Perhaps it is unfair to ask for more from Whitelaw by way topic coverage. (Full disclosure: my own academic and arts professional career spanned over a third of the timeframe covered.) Fascinating actors walk only too briefly across the stage of her narrative. Many are names with which we are familiar: B.C. Binning, Lawren Harris, A.Y. Jackson, Eric Harvey, Archie Key, National Gallery directors Eric Brown, Harry Orr McCurry, Alan Jarvis.
Some are less known: Jerrold Morris, formative director of the Vancouver Museum, Alexander Musgrove of the Winnipeg Art Gallery, Terry Fenton, who was critical in the development of the Edmonton Art Gallery, and Norah McCullough, a pioneer in arts education at the Saskatchewan Arts Board who then created modern outreach programming for the National Gallery. Unfortunately, we don’t meet them as rounded characters, and rarely do we get even a hint at what they looked like or how their personalities contributed to the story.
Some major figures are passed over or mentioned in passing. Later years saw the development of high-powered professional arts consulting firms such Lord & Lord, now an international company created by Gail and Barry Lord. Also absent is the Cambridge-educated Robin Inglis who, as director of the Vancouver Maritime Museum and of the Canadian Museums Association, nurtured the early professionalization of the industry. Tony Emery (1919-2016) appears briefly: the urbane, witty, intellectual gadfly who had already founded Pembroke College’s JCR Art Collection at Oxford University before emigrating to Canada as a high school teacher. He then started both the Art History Department and the Maltwood Art Gallery and Museum (1964) at the University of Victoria before being appointed director of the Vancouver Art Gallery in 1967, an institution he reinvented. After the VAG, Emery founded the art history department at Notre Dame University in Nelson before assuming the position of Dean of Fine Arts at Concordia University — Whitelaw’s academic home. Further research like this will expand the field she has marked out here. There is still much to do.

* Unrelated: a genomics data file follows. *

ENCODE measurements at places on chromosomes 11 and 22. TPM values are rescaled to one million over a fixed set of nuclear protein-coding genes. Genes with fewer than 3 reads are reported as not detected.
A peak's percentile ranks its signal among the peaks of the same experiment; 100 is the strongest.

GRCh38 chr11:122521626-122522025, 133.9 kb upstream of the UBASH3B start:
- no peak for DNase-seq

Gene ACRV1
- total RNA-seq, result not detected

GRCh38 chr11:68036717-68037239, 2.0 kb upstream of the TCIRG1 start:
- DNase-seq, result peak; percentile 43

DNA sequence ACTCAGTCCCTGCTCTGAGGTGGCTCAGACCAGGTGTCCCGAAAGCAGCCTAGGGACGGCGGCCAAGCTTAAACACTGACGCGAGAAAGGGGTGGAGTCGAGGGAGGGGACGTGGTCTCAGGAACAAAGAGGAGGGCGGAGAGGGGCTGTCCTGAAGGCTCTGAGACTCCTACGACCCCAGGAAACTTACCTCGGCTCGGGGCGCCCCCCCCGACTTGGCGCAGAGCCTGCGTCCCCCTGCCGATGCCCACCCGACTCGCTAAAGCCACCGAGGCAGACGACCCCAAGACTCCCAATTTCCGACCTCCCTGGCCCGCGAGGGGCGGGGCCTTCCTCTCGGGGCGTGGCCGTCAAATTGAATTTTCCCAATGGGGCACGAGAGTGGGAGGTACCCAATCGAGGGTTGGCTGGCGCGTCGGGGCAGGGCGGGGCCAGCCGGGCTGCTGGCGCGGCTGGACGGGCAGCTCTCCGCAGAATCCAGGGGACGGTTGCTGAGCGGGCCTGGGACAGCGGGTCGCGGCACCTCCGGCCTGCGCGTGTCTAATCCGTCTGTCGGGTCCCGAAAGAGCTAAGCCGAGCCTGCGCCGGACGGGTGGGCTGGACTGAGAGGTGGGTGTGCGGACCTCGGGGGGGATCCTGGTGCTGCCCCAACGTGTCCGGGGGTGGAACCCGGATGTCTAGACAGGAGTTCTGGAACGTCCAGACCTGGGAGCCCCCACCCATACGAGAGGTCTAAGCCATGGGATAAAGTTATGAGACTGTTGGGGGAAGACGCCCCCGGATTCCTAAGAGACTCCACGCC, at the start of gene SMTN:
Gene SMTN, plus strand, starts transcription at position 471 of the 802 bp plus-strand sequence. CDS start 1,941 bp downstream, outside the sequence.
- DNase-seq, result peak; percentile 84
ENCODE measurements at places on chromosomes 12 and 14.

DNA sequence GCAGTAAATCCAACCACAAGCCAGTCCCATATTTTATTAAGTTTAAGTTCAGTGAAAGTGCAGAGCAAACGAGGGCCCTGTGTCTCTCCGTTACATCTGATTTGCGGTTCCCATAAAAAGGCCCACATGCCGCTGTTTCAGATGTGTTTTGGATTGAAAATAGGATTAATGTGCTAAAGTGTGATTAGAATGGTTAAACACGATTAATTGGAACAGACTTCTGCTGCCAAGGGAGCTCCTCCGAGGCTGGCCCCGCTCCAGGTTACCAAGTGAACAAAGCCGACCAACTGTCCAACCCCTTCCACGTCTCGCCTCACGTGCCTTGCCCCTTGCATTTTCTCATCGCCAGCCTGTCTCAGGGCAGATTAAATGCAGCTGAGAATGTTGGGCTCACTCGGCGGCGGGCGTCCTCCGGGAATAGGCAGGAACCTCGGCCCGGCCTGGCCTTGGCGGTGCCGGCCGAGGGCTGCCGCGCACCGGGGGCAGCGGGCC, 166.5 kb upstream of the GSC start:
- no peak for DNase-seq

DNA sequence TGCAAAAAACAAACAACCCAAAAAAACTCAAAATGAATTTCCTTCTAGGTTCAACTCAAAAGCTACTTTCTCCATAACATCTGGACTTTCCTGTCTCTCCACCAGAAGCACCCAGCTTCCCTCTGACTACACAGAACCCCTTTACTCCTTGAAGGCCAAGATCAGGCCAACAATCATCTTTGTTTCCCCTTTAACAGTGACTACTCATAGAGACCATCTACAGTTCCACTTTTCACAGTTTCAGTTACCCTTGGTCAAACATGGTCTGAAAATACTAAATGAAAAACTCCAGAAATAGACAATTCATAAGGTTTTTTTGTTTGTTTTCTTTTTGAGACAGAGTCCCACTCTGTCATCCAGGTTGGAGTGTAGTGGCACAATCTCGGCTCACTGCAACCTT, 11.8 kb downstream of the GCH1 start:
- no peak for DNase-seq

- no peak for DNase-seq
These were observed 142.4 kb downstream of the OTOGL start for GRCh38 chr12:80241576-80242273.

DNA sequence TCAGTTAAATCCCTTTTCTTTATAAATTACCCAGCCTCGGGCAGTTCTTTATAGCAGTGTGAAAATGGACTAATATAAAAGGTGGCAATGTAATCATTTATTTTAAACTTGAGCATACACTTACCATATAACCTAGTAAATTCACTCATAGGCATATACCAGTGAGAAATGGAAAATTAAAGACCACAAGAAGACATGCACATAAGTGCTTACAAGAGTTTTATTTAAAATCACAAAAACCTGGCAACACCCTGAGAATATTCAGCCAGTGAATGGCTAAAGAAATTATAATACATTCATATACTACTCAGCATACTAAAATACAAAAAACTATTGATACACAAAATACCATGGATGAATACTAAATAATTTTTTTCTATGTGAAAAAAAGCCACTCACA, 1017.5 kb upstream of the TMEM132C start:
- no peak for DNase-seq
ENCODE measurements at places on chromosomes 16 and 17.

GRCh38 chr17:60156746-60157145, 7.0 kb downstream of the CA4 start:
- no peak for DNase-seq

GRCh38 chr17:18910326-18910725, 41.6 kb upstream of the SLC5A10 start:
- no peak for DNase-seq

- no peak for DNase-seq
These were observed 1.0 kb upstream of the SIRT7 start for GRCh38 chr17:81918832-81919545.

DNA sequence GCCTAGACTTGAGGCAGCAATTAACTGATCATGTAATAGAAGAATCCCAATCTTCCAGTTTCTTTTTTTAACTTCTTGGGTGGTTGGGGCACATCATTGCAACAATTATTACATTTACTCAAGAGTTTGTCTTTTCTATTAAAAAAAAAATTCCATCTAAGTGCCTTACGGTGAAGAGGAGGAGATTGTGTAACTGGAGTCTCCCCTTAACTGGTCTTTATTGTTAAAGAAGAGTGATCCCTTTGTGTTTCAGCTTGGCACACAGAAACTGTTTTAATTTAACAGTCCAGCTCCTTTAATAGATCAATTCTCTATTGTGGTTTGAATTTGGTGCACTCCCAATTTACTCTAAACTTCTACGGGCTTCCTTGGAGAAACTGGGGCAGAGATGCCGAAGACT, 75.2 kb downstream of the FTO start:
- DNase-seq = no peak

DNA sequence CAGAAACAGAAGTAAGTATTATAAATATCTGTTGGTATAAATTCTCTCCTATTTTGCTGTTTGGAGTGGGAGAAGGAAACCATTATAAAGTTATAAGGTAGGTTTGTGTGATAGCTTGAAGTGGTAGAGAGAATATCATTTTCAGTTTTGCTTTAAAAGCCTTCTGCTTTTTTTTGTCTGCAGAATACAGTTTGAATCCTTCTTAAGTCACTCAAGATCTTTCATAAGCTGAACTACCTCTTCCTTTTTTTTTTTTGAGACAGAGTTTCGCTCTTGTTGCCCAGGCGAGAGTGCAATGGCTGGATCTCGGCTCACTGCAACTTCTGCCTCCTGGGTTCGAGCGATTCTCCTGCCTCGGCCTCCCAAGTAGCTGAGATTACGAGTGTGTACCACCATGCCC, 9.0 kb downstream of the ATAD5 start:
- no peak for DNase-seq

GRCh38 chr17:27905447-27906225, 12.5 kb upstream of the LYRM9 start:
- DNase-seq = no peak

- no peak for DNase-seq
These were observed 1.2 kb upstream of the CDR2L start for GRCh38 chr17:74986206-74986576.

Spaces and Places is meticulously annotated with footnotes, a very complete bibliography, and summary index.
Martin Segger is a museologist and art historian whose career has included academic and administrative posts at the Royal British Columbia Museum and the University of Victoria. He has taught museum studies and art history at the University of Victoria since 1973. Author of numerous publications on the architectural history of British Columbia, including (with Douglas Franklin) the path-breaking Victoria: A Primer for Regional History in Architecture 1843-1929 (Heritage Architectural Guides, 1979), he also enjoyed a long career as a gallery curator focusing on B.C. historic and decorative arts. He currently serves as honorary art curator for the Union Club of British Columbia, and for Government House, Victoria.
The Ormsby Review. More Books. More Reviews. More Often.
Editor/Designer/Writer: Richard Mackie
Publisher/Writer: Alan Twigg
The Ormsby Review is a journal service for serious coverage of B.C. books and authors, hosted by Simon Fraser University. The Advisory Board consists of Jean Barman, Robin Fisher, Cole Harris, Wade Davis, Hugh Johnston, Patricia Roy, David Stouck, and Graeme Wynn. Scholarly Patron: SFU Graduate Liberal Studies. Honorary Patron: Yosef Wosk. As of September, 2018, Provincial Government Patron: Creative BC
“Only connect.” – E.M. Forster